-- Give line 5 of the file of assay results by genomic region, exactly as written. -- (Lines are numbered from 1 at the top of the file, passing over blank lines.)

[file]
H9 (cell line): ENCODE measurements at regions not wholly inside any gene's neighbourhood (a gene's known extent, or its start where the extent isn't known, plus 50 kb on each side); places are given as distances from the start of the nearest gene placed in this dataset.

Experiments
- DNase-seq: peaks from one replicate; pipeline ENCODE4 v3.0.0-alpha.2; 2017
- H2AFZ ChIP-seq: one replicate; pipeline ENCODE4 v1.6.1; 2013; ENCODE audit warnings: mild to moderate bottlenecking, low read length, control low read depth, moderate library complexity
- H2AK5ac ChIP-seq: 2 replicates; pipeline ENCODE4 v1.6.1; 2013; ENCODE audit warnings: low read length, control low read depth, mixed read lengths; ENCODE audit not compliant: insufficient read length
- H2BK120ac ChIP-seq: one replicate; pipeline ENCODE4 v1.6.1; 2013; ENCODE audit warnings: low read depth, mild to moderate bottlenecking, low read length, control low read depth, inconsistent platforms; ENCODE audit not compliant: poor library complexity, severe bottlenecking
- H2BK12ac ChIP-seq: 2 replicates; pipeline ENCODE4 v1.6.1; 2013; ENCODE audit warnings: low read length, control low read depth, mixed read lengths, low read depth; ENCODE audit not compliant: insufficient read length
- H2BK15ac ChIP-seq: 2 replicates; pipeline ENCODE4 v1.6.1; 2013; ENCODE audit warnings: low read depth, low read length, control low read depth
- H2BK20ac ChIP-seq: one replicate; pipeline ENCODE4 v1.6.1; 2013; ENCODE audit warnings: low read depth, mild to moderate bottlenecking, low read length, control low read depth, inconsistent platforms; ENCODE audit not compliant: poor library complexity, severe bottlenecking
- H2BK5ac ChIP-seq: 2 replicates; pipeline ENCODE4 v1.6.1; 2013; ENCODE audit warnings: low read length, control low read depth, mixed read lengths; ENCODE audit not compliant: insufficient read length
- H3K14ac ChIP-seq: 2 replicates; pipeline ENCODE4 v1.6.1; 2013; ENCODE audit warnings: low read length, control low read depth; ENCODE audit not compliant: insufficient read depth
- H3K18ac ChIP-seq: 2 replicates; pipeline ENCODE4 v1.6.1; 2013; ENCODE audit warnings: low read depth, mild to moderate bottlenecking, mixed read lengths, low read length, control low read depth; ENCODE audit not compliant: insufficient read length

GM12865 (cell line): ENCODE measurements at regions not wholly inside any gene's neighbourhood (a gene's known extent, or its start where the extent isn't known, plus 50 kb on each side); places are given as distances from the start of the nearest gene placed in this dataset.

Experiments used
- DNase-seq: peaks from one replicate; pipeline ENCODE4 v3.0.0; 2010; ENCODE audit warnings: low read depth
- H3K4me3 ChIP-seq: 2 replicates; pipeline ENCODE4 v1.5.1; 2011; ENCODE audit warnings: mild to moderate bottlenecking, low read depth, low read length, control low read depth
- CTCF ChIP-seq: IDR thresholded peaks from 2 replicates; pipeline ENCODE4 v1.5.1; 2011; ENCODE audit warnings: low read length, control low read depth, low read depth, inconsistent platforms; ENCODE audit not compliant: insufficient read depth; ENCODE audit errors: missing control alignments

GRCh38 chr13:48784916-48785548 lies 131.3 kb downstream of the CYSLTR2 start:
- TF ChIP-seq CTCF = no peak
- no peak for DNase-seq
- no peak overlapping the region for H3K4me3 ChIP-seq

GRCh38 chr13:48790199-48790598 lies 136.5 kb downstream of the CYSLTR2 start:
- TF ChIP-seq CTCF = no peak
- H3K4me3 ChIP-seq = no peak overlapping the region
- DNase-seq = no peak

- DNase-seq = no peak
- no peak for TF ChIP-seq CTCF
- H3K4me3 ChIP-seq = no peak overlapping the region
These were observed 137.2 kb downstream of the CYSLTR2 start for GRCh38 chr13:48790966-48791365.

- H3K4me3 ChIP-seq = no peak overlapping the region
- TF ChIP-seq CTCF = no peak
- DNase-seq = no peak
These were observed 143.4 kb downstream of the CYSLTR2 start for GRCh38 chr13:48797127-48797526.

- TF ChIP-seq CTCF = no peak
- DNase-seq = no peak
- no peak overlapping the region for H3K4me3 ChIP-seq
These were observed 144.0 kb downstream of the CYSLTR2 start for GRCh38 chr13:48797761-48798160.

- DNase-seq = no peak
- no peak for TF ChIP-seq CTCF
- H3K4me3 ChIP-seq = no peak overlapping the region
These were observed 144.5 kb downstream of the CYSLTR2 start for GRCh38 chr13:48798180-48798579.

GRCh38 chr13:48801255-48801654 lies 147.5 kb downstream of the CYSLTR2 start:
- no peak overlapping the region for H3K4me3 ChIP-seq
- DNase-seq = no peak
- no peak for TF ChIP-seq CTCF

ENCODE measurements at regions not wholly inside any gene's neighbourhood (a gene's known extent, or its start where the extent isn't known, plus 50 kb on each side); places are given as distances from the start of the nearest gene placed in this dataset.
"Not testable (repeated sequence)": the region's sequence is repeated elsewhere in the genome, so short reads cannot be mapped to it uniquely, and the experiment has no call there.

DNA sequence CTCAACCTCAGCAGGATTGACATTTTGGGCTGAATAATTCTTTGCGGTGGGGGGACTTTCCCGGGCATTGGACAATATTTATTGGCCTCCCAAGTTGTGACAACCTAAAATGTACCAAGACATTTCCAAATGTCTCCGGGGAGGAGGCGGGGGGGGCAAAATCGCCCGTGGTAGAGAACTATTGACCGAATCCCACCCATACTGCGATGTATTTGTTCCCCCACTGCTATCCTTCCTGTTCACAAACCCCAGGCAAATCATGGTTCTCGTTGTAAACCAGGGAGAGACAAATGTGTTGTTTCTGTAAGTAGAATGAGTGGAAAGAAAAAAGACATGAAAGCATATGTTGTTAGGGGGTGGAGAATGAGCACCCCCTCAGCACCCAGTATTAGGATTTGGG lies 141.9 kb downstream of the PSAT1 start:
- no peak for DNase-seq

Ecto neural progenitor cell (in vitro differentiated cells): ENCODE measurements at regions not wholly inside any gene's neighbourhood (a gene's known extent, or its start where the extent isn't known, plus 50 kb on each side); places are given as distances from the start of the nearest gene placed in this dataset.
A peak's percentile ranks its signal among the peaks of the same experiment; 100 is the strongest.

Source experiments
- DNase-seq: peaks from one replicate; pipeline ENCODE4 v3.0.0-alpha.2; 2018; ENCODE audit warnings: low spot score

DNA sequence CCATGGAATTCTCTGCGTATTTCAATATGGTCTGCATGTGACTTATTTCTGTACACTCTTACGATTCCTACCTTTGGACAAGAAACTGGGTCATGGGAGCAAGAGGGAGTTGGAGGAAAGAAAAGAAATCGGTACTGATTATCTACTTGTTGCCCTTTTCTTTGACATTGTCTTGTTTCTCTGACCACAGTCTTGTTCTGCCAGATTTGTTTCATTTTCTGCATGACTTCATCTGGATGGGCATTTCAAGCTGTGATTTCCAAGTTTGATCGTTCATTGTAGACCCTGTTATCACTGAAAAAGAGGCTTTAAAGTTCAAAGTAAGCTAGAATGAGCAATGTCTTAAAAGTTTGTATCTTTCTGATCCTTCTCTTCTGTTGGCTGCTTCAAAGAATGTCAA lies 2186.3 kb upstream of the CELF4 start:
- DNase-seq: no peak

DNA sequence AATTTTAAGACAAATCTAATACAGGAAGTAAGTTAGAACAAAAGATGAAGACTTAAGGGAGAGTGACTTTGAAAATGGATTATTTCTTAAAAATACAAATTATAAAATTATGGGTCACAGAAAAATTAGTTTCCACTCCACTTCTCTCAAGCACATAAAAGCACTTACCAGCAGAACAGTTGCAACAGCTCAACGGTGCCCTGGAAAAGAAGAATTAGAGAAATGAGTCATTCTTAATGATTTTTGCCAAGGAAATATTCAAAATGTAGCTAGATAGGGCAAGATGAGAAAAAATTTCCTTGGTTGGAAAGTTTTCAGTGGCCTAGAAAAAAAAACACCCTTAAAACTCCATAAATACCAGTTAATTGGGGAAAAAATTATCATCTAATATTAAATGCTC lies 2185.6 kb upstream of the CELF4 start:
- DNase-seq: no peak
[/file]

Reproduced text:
- H2AK5ac ChIP-seq: 2 replicates; pipeline ENCODE4 v1.6.1; 2013; ENCODE audit warnings: low read length, control low read depth, mixed read lengths; ENCODE audit not compliant: insufficient read length